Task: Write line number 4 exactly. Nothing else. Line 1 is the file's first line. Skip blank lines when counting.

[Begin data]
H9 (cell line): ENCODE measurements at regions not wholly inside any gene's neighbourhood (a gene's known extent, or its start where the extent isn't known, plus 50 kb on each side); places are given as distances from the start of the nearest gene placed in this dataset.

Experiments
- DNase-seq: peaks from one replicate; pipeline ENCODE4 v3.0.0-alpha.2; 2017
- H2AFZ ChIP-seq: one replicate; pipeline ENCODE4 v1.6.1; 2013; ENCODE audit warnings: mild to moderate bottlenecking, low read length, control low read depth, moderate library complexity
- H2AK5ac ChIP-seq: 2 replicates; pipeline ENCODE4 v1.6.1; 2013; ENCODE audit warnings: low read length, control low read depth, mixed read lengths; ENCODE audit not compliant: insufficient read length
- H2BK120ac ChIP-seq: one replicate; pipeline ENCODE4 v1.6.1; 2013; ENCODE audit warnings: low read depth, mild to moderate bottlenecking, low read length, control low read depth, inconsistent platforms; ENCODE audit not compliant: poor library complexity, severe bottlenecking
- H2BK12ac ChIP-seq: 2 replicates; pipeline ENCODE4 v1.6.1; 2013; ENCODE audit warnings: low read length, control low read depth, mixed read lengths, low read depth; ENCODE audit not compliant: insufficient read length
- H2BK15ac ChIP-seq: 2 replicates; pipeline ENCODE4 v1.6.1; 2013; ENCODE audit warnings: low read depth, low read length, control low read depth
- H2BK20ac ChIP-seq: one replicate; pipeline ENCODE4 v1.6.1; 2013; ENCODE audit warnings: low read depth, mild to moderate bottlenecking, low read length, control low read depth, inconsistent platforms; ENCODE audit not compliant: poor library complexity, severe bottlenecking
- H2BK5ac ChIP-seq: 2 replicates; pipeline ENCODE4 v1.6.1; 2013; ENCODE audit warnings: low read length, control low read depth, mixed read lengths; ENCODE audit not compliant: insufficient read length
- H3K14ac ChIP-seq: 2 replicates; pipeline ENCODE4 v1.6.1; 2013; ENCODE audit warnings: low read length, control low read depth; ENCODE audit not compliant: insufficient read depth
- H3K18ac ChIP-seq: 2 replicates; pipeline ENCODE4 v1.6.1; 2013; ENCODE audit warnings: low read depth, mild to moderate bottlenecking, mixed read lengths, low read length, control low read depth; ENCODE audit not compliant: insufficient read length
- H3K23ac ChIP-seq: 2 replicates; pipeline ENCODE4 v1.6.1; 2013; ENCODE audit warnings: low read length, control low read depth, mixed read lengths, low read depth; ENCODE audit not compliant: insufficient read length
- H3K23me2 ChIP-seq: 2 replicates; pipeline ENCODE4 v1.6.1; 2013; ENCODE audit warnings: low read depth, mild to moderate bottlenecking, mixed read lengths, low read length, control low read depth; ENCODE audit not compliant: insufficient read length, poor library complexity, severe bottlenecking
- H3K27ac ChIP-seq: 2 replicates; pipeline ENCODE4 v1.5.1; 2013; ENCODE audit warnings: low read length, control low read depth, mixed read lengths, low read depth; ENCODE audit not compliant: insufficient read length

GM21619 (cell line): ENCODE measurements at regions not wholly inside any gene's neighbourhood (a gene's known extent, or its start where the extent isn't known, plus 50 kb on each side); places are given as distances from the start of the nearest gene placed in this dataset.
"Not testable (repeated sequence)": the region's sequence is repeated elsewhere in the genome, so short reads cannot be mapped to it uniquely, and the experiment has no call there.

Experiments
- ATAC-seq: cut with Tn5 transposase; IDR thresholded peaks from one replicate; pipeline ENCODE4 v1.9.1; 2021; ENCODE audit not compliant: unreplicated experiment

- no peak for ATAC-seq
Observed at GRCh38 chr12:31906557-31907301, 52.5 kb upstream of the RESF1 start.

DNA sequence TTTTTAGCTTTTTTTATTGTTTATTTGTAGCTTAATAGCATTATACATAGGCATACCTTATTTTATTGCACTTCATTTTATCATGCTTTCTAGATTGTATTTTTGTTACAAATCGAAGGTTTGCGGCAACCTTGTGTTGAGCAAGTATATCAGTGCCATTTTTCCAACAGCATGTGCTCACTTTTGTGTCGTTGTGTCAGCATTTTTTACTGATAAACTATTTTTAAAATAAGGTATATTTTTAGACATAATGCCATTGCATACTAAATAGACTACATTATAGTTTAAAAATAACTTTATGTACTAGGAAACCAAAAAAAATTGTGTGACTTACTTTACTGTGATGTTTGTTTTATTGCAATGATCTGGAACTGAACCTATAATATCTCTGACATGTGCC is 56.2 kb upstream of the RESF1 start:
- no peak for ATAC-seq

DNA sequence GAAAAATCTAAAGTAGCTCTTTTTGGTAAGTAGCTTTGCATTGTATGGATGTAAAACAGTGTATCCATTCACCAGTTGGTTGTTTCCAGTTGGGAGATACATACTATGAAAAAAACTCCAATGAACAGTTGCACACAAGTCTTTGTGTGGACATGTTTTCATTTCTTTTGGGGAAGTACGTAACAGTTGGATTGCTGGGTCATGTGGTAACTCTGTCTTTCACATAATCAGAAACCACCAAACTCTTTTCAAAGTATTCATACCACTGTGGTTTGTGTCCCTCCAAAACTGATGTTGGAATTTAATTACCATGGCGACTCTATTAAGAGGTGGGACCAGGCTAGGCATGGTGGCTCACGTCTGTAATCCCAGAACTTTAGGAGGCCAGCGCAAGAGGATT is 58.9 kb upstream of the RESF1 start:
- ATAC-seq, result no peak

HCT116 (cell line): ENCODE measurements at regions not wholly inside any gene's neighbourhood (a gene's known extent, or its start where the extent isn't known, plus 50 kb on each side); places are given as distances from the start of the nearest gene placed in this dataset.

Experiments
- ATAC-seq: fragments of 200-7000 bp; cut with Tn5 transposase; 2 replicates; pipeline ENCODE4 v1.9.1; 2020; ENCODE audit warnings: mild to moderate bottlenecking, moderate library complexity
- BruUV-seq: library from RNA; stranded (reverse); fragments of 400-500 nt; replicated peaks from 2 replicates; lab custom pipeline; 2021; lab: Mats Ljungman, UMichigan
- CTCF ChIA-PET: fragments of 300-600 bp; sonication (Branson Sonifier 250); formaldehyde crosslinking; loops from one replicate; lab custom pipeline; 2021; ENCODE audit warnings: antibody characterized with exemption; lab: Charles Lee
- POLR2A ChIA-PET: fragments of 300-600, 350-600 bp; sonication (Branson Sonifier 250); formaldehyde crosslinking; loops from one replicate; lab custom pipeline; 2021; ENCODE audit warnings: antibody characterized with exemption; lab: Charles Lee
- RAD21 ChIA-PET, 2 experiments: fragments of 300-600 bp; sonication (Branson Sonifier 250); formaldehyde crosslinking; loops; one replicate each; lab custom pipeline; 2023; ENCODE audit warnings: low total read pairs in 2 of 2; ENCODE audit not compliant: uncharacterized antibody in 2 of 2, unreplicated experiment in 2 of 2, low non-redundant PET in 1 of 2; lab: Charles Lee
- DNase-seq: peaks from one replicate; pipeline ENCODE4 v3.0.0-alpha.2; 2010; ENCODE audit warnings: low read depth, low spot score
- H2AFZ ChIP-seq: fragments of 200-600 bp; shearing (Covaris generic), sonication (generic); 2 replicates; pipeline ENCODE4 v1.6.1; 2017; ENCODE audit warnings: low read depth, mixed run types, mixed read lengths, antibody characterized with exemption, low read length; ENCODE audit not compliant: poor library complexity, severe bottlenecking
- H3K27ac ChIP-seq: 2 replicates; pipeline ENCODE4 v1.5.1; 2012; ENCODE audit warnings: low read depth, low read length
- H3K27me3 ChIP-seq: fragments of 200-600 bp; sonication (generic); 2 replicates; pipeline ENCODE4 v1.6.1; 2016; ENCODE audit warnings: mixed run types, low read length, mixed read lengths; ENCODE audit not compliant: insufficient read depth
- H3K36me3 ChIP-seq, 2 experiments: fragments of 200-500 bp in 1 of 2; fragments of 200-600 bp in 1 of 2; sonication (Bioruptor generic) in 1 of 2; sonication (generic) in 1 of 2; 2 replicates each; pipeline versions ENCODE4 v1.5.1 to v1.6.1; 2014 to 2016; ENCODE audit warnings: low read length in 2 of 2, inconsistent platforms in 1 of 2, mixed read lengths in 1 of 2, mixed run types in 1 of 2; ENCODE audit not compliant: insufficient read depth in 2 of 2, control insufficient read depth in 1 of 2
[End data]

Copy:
- H2AFZ ChIP-seq: one replicate; pipeline ENCODE4 v1.6.1; 2013; ENCODE audit warnings: mild to moderate bottlenecking, low read length, control low read depth, moderate library complexity